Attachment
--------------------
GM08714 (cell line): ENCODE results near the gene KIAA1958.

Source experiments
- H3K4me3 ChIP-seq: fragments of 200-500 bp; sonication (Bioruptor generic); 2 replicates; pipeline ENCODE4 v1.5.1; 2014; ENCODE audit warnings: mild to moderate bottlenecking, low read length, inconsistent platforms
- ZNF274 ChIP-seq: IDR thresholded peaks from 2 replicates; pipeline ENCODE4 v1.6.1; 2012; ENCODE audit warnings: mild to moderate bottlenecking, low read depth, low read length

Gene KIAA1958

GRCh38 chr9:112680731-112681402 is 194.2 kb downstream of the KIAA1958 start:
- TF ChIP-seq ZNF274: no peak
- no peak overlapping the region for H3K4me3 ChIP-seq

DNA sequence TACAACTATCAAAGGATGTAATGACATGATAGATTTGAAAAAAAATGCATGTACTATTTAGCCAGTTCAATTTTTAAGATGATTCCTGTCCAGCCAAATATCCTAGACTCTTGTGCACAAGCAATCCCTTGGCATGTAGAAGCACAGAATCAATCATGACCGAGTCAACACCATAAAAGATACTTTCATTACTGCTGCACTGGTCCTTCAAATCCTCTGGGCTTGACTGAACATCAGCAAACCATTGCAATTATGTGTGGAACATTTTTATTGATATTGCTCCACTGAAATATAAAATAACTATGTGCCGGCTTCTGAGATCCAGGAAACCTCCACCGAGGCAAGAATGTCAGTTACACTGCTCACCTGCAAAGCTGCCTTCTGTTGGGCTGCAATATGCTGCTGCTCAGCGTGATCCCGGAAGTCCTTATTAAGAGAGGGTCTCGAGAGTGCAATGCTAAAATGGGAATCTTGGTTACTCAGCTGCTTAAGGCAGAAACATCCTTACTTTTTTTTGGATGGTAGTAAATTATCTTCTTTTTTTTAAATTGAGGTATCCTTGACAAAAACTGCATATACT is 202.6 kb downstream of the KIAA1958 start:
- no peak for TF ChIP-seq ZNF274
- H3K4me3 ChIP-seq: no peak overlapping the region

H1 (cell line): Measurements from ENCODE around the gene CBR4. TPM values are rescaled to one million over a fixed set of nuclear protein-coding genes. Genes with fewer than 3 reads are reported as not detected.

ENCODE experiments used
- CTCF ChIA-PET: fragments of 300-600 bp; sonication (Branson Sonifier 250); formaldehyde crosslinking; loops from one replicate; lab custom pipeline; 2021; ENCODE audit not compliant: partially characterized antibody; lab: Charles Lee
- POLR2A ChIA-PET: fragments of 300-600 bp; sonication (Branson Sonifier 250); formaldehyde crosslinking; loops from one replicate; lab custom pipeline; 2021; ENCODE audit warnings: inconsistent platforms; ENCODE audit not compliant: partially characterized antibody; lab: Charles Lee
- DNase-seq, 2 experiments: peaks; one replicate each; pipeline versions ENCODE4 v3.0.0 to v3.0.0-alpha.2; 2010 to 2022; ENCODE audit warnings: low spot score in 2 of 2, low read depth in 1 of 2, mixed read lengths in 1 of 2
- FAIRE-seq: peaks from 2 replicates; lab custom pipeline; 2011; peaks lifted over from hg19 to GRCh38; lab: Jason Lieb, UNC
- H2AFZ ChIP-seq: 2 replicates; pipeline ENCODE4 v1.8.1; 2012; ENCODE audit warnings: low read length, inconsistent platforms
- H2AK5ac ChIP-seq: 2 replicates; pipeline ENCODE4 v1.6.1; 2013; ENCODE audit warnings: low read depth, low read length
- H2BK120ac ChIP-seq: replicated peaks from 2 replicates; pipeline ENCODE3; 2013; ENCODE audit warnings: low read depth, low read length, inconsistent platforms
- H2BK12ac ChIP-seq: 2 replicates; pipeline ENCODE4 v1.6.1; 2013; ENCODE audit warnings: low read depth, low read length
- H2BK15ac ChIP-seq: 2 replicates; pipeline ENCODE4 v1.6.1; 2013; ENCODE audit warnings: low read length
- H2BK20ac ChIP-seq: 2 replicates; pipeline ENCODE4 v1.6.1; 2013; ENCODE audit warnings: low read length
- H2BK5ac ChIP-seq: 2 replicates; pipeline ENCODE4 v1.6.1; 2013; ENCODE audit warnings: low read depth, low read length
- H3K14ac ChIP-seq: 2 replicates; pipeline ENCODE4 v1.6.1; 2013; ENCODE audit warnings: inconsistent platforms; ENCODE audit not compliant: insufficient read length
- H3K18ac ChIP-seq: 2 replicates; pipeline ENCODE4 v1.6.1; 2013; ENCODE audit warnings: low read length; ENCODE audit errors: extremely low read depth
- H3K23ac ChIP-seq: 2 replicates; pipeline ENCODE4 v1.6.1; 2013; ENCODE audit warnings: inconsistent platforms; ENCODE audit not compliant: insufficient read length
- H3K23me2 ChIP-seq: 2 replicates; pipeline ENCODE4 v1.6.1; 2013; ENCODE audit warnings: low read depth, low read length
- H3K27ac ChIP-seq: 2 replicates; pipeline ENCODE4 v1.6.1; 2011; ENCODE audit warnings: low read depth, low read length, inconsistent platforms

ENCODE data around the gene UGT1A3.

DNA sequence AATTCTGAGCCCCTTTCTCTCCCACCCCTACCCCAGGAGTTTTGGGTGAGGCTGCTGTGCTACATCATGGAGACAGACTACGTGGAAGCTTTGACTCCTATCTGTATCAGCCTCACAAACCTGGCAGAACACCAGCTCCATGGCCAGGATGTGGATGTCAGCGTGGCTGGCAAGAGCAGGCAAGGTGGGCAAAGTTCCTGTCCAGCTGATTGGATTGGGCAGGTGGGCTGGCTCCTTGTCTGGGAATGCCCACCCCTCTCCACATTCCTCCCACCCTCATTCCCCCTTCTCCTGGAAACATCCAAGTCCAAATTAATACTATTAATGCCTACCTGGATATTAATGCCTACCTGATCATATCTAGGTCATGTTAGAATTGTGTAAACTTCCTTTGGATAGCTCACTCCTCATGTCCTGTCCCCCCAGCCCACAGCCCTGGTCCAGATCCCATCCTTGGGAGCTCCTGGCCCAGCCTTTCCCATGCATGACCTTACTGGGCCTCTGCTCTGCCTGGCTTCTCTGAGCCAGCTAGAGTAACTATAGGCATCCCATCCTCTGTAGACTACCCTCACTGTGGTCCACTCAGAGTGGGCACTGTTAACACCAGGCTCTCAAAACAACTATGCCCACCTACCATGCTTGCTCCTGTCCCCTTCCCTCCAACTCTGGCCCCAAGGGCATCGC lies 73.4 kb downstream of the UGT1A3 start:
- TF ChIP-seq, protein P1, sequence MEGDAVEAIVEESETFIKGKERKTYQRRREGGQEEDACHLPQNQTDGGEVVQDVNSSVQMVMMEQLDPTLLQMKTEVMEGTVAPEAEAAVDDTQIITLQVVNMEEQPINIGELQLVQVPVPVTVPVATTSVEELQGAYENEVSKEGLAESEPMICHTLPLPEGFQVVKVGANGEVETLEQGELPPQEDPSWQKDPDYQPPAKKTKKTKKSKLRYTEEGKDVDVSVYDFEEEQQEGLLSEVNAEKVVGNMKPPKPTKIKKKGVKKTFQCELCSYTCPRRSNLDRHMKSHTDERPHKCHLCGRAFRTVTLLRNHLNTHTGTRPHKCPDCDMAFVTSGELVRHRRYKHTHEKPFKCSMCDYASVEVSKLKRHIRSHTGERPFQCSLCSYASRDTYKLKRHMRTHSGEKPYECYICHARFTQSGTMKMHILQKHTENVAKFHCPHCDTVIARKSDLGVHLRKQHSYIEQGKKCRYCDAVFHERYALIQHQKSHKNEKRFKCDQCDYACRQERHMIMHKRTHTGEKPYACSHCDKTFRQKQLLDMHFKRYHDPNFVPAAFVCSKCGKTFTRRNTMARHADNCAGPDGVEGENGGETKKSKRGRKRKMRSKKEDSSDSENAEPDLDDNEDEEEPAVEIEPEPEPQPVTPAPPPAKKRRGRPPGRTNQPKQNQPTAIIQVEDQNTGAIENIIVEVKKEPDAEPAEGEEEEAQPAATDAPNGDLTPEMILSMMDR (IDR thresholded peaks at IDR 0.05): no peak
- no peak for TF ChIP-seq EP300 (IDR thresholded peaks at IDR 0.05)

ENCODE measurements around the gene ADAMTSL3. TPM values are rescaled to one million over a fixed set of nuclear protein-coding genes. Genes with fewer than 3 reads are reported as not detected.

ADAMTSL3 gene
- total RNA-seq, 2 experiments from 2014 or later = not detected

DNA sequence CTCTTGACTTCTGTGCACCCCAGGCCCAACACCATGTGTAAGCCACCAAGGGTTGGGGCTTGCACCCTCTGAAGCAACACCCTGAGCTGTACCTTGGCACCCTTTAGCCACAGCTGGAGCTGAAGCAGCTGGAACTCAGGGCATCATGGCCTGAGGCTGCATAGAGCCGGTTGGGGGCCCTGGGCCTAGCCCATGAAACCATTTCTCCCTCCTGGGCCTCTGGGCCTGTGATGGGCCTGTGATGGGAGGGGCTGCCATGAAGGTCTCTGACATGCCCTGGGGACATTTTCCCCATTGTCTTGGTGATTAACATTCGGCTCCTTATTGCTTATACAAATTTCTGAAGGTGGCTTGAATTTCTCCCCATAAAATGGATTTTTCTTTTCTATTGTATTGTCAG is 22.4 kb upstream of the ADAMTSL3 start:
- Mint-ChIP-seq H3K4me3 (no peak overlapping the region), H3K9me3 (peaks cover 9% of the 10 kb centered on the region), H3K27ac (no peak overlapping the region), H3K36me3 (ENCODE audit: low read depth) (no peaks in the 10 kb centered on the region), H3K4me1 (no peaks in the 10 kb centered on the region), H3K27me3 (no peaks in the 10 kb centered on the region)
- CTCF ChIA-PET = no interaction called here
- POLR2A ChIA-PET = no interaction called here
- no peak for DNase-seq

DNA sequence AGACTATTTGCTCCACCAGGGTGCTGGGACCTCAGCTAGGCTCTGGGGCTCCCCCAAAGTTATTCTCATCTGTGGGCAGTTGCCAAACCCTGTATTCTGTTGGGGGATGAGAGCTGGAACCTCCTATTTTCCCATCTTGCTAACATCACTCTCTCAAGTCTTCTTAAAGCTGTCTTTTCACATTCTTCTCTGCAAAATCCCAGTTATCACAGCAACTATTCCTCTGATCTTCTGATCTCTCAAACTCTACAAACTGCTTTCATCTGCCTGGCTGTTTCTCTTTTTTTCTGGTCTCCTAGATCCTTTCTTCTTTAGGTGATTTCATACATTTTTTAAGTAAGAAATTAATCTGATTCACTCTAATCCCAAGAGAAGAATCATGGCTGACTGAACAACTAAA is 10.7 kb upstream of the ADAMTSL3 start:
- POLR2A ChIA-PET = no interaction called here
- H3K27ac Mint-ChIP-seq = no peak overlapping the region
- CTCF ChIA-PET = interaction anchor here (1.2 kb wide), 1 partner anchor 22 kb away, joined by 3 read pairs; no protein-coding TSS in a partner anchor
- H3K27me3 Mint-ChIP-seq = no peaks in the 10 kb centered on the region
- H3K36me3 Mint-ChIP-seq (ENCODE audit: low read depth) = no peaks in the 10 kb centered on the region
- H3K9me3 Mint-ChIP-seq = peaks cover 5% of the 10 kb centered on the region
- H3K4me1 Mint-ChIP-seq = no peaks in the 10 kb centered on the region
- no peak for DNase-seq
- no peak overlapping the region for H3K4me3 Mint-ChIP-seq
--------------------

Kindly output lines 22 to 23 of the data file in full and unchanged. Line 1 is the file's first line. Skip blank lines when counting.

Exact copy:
- H2BK15ac ChIP-seq: 2 replicates; pipeline ENCODE4 v1.6.1; 2013; ENCODE audit warnings: low read length
- H2BK20ac ChIP-seq: 2 replicates; pipeline ENCODE4 v1.6.1; 2013; ENCODE audit warnings: low read length